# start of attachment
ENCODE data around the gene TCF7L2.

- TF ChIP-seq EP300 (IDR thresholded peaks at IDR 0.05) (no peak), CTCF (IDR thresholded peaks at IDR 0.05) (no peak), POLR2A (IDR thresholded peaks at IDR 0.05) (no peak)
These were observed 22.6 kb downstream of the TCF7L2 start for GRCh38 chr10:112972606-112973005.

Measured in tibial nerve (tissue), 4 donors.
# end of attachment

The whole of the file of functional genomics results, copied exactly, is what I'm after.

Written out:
ENCODE data around the gene TCF7L2.

- TF ChIP-seq EP300 (IDR thresholded peaks at IDR 0.05) (no peak), CTCF (IDR thresholded peaks at IDR 0.05) (no peak), POLR2A (IDR thresholded peaks at IDR 0.05) (no peak)
These were observed 22.6 kb downstream of the TCF7L2 start for GRCh38 chr10:112972606-112973005.

Measured in tibial nerve (tissue), 4 donors.